This study provides a first insight on the chemical characterization and quantification of silver nanoparticles (AgNPs) and dissolved Ag in processed canned seafood products, where food-grade edible silver (E174) is not intentionally added nor is the nanoparticle contained in the food contact material. The aim was to evaluate the bioaccumulation potential of AgNPs and to contribute to the assessment of AgNPs and ionic Ag human dietary intake from processed seafood. It is known how seafood, and in particular pelagic fish, is a precious nutritional source of unsaturated fatty acids, protein, and different micronutrients. Nevertheless, it may cause possible health problems due to the intake of toxic compounds coming from environmental pollution. Among emerging contaminants, AgNPs are widely applied in several fields such as biomedicine, pharmaceutical, food industry, health care, drug-gene delivery, environmental study, water treatments, and many others, although its primary application is in accordance with its antimicrobial property. As a consequence, AgNPs are discharged into the aquatic environment, where the colloidal stability of these NPs is altered by chemical and physical environmental parameters. Its toxicity was demonstrated in in-vitro and in-vivo studies, although some findings are controversial because toxicity depends by several factors such as size, concentration, chemical composition, surface charge, Ag+ ions released, and hydrophobicity. The new emerging technique called single-particle inductively coupled plasma mass spectrometry (spICP-MS) was applied, which allows the determination of nanoparticle number-based concentration and size distribution, as well as the dissolved element. Our findings highlighted comparable mean sizes across all species analysed, although AgNPs concentrations partly follow a trophic level-dependent trend. The low mean size detected could be of human health concern, since, smaller is the diameter higher is the toxicity. Dietary intake from a meal calculated for adults and children seems to be very low. Although seafood consumption represents only a small part of the human total diet, our findings represent a first important step to understand the AgNPs dietary exposure of the human population. Further studies are needed to characterize and quantify AgNPs in a large number of food items, both processing and not, and where AgNPs are added at the industrial level. They will provide a realistic exposure assessment, useful to understand if AgNPs toxicity levels observed in literature are close to those estimable through food consumption and implement data useful for risk assessors in developing AgNPs provisional tolerable daily intake.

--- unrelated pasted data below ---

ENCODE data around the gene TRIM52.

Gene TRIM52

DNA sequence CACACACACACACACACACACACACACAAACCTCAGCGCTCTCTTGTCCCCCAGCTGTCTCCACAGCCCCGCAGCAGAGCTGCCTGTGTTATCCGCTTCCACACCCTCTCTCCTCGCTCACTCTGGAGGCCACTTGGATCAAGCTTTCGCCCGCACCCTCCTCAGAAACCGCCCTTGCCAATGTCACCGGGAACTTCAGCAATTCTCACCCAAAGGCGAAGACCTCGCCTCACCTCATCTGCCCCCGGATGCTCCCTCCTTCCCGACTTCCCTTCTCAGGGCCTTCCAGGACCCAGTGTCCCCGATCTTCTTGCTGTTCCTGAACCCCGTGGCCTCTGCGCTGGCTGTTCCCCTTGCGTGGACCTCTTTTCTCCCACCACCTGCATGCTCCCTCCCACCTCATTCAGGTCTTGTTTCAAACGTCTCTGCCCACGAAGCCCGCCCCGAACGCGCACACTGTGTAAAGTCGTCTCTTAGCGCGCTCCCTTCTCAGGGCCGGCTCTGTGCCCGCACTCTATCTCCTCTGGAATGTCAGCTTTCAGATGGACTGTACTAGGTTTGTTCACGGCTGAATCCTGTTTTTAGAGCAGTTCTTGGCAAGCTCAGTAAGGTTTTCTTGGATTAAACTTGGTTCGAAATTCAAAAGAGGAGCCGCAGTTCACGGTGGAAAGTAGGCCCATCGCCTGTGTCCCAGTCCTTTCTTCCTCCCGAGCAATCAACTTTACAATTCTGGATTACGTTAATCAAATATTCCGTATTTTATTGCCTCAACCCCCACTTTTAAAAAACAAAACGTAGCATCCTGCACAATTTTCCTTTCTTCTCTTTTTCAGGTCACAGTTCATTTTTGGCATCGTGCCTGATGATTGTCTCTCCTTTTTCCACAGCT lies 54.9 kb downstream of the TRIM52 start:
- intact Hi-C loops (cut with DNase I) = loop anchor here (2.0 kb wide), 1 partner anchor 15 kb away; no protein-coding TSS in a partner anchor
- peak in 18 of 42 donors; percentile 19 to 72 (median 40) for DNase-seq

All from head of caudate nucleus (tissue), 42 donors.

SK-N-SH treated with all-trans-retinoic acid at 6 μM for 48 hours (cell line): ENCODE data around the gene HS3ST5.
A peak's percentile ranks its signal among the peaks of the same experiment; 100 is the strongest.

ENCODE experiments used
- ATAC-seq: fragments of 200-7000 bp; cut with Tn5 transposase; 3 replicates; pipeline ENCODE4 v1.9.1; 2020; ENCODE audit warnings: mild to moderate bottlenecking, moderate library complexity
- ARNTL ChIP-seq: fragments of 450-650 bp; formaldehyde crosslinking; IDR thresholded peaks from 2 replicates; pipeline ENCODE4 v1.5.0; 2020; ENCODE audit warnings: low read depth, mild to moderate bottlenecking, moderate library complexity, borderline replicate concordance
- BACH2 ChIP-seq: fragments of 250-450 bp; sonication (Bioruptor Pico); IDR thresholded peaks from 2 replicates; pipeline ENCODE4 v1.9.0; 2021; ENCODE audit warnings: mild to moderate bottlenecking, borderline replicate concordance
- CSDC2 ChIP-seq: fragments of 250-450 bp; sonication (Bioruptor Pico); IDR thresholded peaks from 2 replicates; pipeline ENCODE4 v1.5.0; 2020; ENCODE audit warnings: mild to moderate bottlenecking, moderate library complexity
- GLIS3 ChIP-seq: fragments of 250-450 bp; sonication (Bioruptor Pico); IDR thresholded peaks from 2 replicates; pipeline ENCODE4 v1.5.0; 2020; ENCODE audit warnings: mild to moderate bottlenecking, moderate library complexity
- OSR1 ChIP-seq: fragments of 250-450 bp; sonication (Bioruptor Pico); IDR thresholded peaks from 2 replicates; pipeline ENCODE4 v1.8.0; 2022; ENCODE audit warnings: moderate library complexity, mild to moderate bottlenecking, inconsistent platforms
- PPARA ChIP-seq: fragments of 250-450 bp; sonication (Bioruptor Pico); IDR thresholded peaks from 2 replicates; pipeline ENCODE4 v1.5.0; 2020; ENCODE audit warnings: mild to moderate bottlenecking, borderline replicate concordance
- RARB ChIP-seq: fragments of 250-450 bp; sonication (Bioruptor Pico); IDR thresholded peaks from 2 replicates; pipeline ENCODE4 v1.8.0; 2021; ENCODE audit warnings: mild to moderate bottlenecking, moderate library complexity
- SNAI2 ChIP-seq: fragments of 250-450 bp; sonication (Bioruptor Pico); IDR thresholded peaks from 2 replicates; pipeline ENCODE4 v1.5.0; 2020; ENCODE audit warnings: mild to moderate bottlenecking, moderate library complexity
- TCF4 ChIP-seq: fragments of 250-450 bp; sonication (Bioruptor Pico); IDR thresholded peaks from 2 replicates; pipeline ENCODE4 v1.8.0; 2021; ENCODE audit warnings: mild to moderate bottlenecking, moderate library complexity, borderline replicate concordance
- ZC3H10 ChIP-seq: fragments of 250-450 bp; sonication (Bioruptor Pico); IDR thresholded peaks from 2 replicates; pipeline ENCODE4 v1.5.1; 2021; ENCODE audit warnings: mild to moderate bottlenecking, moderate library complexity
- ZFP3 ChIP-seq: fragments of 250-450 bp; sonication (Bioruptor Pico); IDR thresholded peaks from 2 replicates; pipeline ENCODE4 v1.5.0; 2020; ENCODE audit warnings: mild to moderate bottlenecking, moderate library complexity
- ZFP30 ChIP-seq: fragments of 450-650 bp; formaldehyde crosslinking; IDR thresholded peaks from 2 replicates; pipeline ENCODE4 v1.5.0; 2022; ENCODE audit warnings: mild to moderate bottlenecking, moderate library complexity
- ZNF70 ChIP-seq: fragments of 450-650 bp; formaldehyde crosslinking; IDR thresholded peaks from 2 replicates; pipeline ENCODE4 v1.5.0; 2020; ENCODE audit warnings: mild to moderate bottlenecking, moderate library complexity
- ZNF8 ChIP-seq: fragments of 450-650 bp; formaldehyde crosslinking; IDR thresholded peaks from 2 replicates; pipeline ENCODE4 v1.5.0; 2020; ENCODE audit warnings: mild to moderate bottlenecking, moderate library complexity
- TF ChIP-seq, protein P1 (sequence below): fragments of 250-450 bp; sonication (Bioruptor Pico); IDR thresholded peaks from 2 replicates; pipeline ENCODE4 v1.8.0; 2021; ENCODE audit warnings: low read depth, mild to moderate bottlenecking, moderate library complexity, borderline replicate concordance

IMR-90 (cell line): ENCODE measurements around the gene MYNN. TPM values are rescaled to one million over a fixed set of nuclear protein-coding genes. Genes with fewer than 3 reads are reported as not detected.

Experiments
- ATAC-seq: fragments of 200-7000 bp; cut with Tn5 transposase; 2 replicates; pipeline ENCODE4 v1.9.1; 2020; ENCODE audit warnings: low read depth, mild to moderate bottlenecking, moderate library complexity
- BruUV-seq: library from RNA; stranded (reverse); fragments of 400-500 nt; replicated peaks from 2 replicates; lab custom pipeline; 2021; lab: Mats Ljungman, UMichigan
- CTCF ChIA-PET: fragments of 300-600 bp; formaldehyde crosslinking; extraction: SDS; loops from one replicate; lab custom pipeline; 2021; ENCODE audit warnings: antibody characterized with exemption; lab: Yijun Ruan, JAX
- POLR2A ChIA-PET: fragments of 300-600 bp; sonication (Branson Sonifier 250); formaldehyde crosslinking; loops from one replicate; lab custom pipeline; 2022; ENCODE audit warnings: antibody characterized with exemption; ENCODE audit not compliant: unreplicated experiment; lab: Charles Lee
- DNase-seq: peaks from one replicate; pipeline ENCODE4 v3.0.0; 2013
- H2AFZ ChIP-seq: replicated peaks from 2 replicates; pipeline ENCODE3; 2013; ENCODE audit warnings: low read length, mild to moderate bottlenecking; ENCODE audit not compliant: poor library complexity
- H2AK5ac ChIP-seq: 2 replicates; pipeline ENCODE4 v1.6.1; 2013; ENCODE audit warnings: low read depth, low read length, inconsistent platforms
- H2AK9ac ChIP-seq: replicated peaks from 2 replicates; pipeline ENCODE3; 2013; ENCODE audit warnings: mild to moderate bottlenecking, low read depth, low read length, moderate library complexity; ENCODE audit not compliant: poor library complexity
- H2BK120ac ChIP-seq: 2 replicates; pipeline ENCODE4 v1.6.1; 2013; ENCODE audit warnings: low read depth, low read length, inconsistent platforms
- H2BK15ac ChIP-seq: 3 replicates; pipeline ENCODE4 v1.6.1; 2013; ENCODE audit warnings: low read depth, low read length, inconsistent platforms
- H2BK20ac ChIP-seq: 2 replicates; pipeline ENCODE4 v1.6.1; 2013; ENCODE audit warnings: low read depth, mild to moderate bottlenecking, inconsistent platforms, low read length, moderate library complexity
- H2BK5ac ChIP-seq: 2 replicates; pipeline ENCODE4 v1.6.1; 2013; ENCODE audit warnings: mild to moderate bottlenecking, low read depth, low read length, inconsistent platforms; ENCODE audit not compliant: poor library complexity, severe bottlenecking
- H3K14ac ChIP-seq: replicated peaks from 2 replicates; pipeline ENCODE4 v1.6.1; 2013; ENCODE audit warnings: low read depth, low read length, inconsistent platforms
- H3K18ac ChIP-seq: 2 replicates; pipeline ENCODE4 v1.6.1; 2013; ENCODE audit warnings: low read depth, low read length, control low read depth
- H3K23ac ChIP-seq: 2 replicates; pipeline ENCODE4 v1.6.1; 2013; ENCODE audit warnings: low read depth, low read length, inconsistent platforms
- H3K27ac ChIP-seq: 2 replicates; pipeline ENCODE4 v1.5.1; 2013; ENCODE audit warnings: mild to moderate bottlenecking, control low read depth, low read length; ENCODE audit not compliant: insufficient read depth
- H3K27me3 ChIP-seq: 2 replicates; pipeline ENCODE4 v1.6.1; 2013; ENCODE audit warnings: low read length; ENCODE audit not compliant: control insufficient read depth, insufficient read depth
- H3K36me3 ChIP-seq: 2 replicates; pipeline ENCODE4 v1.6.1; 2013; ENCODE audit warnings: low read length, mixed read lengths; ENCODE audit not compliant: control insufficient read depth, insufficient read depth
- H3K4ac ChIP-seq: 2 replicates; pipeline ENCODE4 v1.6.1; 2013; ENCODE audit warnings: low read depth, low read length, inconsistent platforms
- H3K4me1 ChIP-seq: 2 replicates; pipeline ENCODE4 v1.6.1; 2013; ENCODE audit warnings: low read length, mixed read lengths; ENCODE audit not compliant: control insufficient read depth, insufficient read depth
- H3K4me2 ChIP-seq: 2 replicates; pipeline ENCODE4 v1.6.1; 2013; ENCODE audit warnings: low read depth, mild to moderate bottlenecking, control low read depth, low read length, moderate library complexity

Chemical Characterization and Quantification of Silver Nanoparticles (Ag-NPs) and Dissolved Ag in Seafood by Single Particle ICP-MS: Assessment of Dietary Exposure

Grasso, Alfina
Primo
;
Ferrante, Margherita
Secondo
;
Arena, Giovanni;Salemi, Rossella;Zuccarello, Pietro;Fiore, Maria;Copat, Chiara
Ultimo
2021-01-01

Abstract